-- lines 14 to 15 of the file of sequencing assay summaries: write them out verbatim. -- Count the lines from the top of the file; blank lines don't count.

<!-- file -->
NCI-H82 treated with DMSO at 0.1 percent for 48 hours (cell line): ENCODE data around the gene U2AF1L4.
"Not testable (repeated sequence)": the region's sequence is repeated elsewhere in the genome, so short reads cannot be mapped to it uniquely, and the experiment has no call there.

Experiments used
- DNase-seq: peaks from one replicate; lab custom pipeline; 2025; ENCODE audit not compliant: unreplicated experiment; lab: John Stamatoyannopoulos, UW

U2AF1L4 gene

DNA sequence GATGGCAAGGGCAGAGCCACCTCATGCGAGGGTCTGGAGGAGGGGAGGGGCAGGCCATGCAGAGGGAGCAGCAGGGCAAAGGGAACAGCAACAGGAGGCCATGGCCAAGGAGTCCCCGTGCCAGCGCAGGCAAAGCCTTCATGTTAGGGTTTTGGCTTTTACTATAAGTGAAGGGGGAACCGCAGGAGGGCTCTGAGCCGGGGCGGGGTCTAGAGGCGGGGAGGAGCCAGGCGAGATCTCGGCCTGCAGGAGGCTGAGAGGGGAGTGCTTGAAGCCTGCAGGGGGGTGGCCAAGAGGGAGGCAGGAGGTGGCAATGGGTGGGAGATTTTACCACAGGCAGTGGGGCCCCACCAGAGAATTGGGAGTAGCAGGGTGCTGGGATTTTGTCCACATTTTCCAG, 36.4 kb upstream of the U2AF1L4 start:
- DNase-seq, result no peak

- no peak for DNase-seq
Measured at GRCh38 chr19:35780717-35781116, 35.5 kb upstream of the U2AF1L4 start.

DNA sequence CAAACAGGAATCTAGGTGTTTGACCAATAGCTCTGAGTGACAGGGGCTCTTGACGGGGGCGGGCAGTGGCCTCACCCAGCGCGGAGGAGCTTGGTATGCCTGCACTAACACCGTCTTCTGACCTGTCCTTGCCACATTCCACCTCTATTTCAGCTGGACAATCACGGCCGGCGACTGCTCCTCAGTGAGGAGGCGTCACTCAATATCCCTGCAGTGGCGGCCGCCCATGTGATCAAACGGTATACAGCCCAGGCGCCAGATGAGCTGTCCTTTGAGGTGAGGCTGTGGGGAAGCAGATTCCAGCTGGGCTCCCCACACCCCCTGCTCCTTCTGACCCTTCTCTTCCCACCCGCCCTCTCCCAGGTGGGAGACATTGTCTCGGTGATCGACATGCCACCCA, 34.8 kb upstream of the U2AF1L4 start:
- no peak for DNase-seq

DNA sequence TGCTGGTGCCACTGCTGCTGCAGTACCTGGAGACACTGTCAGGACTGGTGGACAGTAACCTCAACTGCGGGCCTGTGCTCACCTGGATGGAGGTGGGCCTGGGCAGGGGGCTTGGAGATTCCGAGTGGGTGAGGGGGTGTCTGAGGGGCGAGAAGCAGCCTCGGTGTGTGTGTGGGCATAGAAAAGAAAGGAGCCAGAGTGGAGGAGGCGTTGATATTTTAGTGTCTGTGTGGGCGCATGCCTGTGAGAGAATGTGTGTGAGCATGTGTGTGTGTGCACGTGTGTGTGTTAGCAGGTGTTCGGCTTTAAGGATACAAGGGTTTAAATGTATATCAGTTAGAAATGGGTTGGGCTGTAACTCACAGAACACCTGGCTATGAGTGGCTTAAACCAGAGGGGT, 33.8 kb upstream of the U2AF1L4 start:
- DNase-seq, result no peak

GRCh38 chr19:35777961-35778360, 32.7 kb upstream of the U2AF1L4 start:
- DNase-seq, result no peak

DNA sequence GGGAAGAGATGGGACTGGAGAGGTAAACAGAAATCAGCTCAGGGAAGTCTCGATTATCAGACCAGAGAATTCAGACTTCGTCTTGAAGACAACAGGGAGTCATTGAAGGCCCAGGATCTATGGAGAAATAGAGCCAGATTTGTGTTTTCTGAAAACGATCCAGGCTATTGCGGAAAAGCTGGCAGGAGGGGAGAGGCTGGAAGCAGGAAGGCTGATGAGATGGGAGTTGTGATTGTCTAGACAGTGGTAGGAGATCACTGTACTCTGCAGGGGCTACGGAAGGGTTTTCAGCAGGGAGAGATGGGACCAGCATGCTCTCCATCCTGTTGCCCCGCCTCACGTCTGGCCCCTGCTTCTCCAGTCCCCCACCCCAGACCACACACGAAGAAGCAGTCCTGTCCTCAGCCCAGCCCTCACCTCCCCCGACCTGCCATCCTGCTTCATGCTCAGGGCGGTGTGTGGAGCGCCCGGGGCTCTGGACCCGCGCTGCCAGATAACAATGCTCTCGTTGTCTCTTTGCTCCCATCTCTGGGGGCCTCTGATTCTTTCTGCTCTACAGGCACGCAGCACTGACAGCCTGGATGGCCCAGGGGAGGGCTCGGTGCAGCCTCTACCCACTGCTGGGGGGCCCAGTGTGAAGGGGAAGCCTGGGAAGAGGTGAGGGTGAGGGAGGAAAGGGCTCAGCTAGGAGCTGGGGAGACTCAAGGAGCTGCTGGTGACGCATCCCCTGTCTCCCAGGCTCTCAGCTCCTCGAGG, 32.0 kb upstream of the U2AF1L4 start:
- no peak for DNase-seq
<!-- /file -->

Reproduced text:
GRCh38 chr19:35777961-35778360, 32.7 kb upstream of the U2AF1L4 start:
- DNase-seq, result no peak